Maybe she could have just asked her professor to turn on the TV to catch the teenager more than holding her own in a field that includes Olympic champions Simone Biles and Sunisa Lee.
Rocking a hand-made, glittery baby-blue bow that held her hair in a tight bun, Wong posted an all-around total score of 55.350, good enough for fourth place heading into Sunday’s finals.
“I think I did really well today and it’s a great start,” she said.
Wong beamed as she held Florida coach Jenny Rowland in a long embrace following a near-flawless routine on uneven bars. She high-fived and fist-bumped fellow competitors in her rotation and anyone else awed by the seemingly tireless college junior who turns 20 next month.
Oh, she’s probably going to miss class then, too.
“I’m pretty sure world trials fall on my birthday, so I’ll be competing for a spot on the world championship team,” she said. “That’ll be fun.”
By next summer, Wong hopes to be chasing gold. She will vie for a spot on USA Gymnastics’ five-woman squad at the Paris Olympics.
In an event with all the attention and rousing cheers focused on Biles’ comeback, Wong went about her business and was thrilled with her triumphs and steady performances on each apparatus. With one athlete scratching from her group, it meant Wong went first on both vault and floor.
“Sometimes it can be a little rushed,” she said, though there were no signs of her being fazed.
On bars, perhaps her best event, Wong stuck her landing and beamed as she received a hug from Rowland. There’s a beautiful blend of spirit and tenacity that makes Wong stand out even in the same arena with all eyes on Biles.
“You see her smile and your heart just melts,” Rowland said. “The level of her routines here compared to what she does for us on a weekly basis is a lot higher, but it goes to show that you know what, if you want something very badly, she’s super motivated, she’s super determined and really just a joy to be around.”
An alternate for the Tokyo Olympics, Wong captured a silver medal in the all-round competition at the 2021 world championships shortly after the Games and was part of the 2022 U.S. team that won gold at worlds last fall.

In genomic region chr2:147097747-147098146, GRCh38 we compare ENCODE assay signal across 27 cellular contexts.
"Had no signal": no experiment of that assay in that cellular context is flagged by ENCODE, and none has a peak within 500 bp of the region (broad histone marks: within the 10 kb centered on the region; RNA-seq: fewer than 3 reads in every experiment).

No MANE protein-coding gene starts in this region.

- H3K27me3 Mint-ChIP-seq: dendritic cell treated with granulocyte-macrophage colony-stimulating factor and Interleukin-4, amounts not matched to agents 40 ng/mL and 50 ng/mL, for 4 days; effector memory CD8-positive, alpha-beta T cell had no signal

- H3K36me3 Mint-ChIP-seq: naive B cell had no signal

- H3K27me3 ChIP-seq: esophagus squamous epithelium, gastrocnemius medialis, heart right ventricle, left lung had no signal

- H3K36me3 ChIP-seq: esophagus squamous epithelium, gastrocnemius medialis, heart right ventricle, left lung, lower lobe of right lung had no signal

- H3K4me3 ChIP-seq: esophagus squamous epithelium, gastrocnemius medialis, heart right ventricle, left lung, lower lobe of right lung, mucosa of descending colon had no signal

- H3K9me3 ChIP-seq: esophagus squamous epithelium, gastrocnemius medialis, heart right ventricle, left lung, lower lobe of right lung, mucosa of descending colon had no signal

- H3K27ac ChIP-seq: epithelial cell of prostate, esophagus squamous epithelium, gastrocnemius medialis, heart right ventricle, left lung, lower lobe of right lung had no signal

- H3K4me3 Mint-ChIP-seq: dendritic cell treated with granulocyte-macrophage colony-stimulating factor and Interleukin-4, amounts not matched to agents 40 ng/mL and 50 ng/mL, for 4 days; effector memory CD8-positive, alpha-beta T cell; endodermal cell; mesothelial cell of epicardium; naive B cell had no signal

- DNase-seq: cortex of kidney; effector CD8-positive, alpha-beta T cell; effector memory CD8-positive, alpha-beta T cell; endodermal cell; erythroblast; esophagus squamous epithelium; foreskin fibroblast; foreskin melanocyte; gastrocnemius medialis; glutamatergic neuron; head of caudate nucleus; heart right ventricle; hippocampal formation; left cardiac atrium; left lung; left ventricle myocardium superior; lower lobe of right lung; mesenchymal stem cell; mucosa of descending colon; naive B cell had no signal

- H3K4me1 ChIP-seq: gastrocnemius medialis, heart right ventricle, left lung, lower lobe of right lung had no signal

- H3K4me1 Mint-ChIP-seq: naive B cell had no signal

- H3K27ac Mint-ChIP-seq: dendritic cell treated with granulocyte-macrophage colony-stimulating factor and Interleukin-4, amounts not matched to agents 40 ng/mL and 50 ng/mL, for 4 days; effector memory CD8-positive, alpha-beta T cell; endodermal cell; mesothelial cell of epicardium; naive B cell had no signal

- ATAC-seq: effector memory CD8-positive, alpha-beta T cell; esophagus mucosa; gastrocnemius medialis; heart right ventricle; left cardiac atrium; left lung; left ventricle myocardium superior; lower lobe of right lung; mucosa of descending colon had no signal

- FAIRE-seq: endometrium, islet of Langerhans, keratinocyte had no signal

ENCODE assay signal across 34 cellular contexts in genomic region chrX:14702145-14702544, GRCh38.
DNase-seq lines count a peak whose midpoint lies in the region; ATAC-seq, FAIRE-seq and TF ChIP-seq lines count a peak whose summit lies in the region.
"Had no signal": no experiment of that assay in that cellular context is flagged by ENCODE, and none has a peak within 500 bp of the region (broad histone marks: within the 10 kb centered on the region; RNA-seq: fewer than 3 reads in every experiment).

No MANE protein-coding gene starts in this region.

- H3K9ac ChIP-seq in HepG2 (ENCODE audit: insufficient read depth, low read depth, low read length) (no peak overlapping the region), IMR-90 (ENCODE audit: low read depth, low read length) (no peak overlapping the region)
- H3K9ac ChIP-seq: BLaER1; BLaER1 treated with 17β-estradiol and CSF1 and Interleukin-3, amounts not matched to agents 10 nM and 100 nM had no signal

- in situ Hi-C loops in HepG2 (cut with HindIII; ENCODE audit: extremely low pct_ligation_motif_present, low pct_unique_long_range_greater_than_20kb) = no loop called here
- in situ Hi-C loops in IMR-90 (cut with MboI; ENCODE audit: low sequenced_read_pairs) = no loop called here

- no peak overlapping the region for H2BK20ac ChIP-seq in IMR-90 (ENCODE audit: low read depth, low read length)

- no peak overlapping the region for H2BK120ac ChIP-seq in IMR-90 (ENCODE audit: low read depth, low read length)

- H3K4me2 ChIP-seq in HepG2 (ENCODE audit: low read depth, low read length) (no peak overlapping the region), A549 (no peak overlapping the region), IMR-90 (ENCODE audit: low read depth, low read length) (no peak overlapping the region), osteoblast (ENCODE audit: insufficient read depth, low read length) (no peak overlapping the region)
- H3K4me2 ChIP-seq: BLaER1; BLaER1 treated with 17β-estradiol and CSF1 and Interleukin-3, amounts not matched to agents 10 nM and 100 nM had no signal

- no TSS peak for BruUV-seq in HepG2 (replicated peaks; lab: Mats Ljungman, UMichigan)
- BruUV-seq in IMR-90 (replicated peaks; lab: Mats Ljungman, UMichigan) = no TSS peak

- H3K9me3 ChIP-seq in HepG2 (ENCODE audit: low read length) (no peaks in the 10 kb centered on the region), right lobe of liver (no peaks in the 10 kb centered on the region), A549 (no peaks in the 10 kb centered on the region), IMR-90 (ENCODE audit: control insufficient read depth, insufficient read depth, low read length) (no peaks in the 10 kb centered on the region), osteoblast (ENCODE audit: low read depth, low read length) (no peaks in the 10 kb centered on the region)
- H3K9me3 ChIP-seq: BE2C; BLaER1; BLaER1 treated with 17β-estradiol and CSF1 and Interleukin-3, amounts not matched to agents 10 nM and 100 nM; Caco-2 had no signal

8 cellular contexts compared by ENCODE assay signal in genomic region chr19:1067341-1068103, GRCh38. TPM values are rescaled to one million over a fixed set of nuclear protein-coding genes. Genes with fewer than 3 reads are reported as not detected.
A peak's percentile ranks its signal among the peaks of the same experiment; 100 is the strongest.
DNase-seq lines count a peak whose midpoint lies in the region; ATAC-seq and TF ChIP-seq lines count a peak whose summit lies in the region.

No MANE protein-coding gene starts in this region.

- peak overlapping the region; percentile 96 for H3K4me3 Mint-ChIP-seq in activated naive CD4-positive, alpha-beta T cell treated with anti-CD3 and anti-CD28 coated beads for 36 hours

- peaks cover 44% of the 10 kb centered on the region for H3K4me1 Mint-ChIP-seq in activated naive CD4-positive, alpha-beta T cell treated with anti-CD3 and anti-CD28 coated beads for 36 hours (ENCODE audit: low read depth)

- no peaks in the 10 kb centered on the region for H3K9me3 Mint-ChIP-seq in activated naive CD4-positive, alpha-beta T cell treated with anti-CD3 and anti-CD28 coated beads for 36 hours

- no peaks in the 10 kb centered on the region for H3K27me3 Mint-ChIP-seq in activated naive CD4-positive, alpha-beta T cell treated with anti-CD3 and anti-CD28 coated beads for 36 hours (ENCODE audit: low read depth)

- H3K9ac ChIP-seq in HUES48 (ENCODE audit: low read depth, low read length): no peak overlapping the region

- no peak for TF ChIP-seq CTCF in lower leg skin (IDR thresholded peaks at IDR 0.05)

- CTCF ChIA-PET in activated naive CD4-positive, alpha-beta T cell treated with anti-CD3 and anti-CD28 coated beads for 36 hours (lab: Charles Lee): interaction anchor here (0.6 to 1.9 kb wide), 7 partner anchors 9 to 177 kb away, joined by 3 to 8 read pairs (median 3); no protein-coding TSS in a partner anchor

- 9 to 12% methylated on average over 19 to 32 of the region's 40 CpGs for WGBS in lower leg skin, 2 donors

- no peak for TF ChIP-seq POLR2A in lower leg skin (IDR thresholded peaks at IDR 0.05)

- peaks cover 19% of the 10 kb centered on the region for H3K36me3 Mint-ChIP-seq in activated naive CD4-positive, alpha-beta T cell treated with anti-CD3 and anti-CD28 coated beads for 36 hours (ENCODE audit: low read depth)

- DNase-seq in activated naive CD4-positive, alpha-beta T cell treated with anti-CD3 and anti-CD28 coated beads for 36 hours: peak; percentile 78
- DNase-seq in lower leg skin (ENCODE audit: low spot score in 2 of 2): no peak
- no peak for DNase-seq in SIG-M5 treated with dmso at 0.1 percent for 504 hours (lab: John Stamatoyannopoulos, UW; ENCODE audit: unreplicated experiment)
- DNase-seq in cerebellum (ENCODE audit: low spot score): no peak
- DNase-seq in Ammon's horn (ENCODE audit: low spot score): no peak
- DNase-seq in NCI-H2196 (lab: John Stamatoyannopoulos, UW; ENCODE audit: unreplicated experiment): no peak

Wong is among the more polished and poised collegiate gymnasts balancing competition simultaneously at both the NCAA and elite levels.
“She came into our program already at that level,” Rowland said. “She’s graceful, she’s elegant and her power, she just continues to get stronger and more powerful, which has been really fun to see. She’s really embraced it.”
The crazy-busy Wong also has her own business operating out of her dorm room. Leanne Wong Bowtique sells custom-printed gymnastics wear. Her mother, Bee Ding, helps her make the bows by hand and they have sold more than 10,000 since December 2021.
“I’ve been all bowed out, I’ve got them on my socks, I’ve got them all over my clothes,” Wong said.
Last weekend, Wong somehow got the materials and made more than 40 ambassador T-shirts, then shipped them before leaving for Northern California.
“I don’t know if I have it all figured out yet; I’m still learning to manage my time wisely,” said Wong, who originally is from Overland Park, Kansas, and loves carving out opportunities to engage with her fans on social media.
“Of course I have to prioritize school and gymnastics first because I’m going to the University of Florida and I’m a pre-med track, so I have a lot of school to do,” she said. “And training for both college gymnastics and elite gymnastics is a lot, but I like to say that my bow business is like my free time, my down time, something I just enjoy doing.”
Her final day of this competition is Sunday, then it will be more homework on the flight home. That’s all just part of the gig.
“I’m missing Wednesday, Thursday, Friday, Monday, Tuesday of class, so I’m a little bit behind I guess for in-person, but I’m getting all the recorded lectures from some of my classmates, so that’s really helpful,” Wong said, “so on the plane that’s what I’m going to be doing, catching up on school.”